News Release 

Suicidal thoughts among US Army soldiers deployed to Afghanistan

JAMA Network Open

Bottom Line: Among nearly 4,000 U.S. Army soldiers deployed in Afghanistan, 11.7% reported suicidal thoughts at some point in their lives, 3.0% within the past year and 1.9% within the past 30 days on questionnaires completed at the midpoint of their deployment in 2012. This observational study used the questionnaires to analyze how common suicidal ideation and mental health disorders were during combat deployment and to examine the associated risk factors. The study is unique in its assessment of soldiers' self-reported suicidal ideation and mental health disorders at the midpoint of deployment, a period when risk for suicide attempts appears to peak. The authors report risk factors associated with recent suicidal thoughts during deployment included being white, past noncombat trauma and past major depressive disorder. Limitations of the study include self-reported data and findings that may not generalize to other soldiers or civilians. The authors suggest major depressive disorder and noncombat trauma are important factors for identifying risk of suicidal thoughts during combat deployments.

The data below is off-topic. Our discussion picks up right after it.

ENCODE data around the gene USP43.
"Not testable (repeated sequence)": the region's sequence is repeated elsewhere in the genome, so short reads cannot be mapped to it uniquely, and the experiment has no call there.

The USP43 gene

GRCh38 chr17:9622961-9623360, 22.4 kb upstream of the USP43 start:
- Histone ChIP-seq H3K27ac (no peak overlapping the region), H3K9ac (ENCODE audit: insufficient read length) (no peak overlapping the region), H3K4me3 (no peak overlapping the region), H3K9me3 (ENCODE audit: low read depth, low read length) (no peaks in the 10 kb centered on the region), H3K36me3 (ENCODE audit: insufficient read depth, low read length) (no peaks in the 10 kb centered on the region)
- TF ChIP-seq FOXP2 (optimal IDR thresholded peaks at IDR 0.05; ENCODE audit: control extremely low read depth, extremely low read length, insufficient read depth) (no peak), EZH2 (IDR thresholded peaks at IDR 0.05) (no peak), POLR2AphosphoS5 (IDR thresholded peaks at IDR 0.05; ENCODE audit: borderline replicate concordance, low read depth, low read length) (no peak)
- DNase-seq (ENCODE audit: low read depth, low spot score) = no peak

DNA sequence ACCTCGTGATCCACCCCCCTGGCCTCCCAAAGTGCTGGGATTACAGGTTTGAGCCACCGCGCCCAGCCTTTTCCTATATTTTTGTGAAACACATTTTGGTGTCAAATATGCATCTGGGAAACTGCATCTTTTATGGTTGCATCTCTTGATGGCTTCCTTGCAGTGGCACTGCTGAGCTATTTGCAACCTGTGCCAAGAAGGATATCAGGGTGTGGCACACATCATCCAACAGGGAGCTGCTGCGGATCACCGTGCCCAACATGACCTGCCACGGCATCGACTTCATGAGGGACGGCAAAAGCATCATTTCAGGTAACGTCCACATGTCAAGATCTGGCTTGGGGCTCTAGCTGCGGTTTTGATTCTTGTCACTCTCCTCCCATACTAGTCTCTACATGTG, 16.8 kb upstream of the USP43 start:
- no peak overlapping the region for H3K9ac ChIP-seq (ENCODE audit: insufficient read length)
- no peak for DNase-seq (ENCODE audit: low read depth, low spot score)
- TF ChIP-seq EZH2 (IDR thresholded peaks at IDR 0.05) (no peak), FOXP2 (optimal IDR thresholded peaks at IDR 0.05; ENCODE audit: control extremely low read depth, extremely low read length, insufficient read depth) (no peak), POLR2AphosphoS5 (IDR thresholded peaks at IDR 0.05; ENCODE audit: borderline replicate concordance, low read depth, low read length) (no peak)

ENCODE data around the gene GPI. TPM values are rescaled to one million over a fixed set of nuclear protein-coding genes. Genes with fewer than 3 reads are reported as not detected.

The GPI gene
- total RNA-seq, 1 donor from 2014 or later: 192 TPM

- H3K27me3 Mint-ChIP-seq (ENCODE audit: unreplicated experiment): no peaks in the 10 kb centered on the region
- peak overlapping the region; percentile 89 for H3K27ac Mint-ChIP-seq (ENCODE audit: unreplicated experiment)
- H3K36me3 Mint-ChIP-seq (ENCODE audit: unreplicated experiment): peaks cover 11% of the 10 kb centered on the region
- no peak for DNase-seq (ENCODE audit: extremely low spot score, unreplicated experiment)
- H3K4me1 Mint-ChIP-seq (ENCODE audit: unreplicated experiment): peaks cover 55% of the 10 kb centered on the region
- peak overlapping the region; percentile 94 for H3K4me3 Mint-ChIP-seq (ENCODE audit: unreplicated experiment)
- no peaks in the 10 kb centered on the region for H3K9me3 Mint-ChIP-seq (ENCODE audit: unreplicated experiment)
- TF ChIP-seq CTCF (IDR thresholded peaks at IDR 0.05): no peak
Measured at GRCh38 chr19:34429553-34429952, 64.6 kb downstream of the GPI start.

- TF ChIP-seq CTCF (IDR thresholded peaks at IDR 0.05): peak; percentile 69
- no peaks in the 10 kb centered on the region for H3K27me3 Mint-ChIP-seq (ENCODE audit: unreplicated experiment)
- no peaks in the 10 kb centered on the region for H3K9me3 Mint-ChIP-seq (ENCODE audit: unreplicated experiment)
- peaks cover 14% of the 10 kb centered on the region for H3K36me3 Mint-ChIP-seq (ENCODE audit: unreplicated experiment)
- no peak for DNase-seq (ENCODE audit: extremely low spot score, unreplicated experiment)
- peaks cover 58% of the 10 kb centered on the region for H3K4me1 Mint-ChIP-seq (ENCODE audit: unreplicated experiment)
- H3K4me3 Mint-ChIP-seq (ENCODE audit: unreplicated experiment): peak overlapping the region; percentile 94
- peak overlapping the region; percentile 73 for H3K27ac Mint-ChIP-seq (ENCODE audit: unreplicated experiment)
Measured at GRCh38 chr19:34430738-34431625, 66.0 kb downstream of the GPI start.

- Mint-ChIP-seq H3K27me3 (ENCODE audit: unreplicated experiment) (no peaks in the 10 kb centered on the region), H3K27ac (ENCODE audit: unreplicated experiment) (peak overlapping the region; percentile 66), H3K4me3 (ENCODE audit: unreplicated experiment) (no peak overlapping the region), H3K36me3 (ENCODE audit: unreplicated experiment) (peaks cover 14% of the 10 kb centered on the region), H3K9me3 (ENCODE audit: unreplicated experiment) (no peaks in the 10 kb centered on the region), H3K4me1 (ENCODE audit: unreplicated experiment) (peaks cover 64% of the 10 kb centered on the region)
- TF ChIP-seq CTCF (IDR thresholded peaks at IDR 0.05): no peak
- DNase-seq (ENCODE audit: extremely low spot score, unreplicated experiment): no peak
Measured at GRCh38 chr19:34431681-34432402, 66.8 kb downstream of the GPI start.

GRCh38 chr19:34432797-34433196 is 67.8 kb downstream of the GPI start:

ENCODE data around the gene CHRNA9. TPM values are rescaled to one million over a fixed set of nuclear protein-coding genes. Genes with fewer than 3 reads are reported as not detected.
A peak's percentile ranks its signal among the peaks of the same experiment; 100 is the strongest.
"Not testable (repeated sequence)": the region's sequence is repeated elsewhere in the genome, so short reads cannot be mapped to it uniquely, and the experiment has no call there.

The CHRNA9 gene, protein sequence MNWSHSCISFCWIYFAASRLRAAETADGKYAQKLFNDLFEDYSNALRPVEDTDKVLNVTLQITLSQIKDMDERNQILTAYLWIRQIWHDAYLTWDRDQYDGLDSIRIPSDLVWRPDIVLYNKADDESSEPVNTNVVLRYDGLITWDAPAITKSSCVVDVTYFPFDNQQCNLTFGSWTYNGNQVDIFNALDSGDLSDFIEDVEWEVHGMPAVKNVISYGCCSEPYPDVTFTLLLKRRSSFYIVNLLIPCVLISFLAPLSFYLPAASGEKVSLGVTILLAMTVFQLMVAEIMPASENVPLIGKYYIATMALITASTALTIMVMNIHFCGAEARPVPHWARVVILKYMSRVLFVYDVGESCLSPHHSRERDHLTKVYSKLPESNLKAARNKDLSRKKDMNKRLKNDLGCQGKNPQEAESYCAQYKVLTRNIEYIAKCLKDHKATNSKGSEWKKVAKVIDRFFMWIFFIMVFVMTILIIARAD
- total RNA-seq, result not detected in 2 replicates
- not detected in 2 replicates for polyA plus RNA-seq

Authors: Robert J. Ursano, M.D., Uniformed Services University of the Health Sciences, Bethesda, Maryland, and coauthors

To access the embargoed study: Visit our For The Media website at this link 


Editor's Note: The article includes conflict of interest and funding/support disclosures. Please see the article for additional information, including other authors, author contributions and affiliations, financial disclosures, funding and support, etc.

Media advisory: To contact corresponding author Robert J. Ursano, M.D., email email Sarah Marshall at The full study is linked to this news release.

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About JAMA Network Open: JAMA Network Open is the new online-only open access general medical journal from the JAMA Network. Every Wednesday and Friday, the journal publishes peer-reviewed clinical research and commentary in more than 40 medical and health subject areas. Every article is free online from the day of publication.

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